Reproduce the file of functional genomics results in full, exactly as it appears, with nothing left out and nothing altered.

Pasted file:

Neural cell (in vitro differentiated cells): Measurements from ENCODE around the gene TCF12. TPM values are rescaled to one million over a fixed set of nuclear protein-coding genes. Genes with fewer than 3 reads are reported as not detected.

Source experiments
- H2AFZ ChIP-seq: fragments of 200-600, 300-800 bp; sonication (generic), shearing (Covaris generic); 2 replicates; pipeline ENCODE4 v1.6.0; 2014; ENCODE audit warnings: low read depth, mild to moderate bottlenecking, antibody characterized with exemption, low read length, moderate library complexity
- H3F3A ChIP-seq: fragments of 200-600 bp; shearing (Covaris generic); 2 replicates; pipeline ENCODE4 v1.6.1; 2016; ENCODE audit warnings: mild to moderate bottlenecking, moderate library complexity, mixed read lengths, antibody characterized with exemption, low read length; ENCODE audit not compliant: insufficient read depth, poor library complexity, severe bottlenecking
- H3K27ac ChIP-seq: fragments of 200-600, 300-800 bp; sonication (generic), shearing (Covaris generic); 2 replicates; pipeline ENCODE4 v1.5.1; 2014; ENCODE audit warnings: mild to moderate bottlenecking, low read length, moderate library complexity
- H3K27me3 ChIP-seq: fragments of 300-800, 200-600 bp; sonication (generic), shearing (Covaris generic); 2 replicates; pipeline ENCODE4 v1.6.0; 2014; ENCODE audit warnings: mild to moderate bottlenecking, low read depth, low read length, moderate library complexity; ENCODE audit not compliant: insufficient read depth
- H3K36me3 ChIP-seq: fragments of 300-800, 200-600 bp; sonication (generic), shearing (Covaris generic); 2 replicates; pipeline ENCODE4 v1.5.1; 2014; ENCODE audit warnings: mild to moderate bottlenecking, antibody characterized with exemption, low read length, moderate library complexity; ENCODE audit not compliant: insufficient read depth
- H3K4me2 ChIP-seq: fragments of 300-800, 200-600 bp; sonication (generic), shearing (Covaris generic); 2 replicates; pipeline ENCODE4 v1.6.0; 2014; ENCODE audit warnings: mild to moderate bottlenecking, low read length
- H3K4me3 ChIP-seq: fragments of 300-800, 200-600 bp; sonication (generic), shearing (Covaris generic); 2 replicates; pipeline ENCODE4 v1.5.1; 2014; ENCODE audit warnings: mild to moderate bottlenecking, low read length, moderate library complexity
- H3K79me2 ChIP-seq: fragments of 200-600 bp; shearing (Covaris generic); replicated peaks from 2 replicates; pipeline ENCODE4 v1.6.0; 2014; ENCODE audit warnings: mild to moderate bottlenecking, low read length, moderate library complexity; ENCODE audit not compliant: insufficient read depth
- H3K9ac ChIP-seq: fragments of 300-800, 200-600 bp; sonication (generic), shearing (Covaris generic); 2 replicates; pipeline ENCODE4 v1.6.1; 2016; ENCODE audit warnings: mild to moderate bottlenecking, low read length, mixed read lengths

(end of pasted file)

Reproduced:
Neural cell (in vitro differentiated cells): Measurements from ENCODE around the gene TCF12. TPM values are rescaled to one million over a fixed set of nuclear protein-coding genes. Genes with fewer than 3 reads are reported as not detected.

Source experiments
- H2AFZ ChIP-seq: fragments of 200-600, 300-800 bp; sonication (generic), shearing (Covaris generic); 2 replicates; pipeline ENCODE4 v1.6.0; 2014; ENCODE audit warnings: low read depth, mild to moderate bottlenecking, antibody characterized with exemption, low read length, moderate library complexity
- H3F3A ChIP-seq: fragments of 200-600 bp; shearing (Covaris generic); 2 replicates; pipeline ENCODE4 v1.6.1; 2016; ENCODE audit warnings: mild to moderate bottlenecking, moderate library complexity, mixed read lengths, antibody characterized with exemption, low read length; ENCODE audit not compliant: insufficient read depth, poor library complexity, severe bottlenecking
- H3K27ac ChIP-seq: fragments of 200-600, 300-800 bp; sonication (generic), shearing (Covaris generic); 2 replicates; pipeline ENCODE4 v1.5.1; 2014; ENCODE audit warnings: mild to moderate bottlenecking, low read length, moderate library complexity
- H3K27me3 ChIP-seq: fragments of 300-800, 200-600 bp; sonication (generic), shearing (Covaris generic); 2 replicates; pipeline ENCODE4 v1.6.0; 2014; ENCODE audit warnings: mild to moderate bottlenecking, low read depth, low read length, moderate library complexity; ENCODE audit not compliant: insufficient read depth
- H3K36me3 ChIP-seq: fragments of 300-800, 200-600 bp; sonication (generic), shearing (Covaris generic); 2 replicates; pipeline ENCODE4 v1.5.1; 2014; ENCODE audit warnings: mild to moderate bottlenecking, antibody characterized with exemption, low read length, moderate library complexity; ENCODE audit not compliant: insufficient read depth
- H3K4me2 ChIP-seq: fragments of 300-800, 200-600 bp; sonication (generic), shearing (Covaris generic); 2 replicates; pipeline ENCODE4 v1.6.0; 2014; ENCODE audit warnings: mild to moderate bottlenecking, low read length
- H3K4me3 ChIP-seq: fragments of 300-800, 200-600 bp; sonication (generic), shearing (Covaris generic); 2 replicates; pipeline ENCODE4 v1.5.1; 2014; ENCODE audit warnings: mild to moderate bottlenecking, low read length, moderate library complexity
- H3K79me2 ChIP-seq: fragments of 200-600 bp; shearing (Covaris generic); replicated peaks from 2 replicates; pipeline ENCODE4 v1.6.0; 2014; ENCODE audit warnings: mild to moderate bottlenecking, low read length, moderate library complexity; ENCODE audit not compliant: insufficient read depth
- H3K9ac ChIP-seq: fragments of 300-800, 200-600 bp; sonication (generic), shearing (Covaris generic); 2 replicates; pipeline ENCODE4 v1.6.1; 2016; ENCODE audit warnings: mild to moderate bottlenecking, low read length, mixed read lengths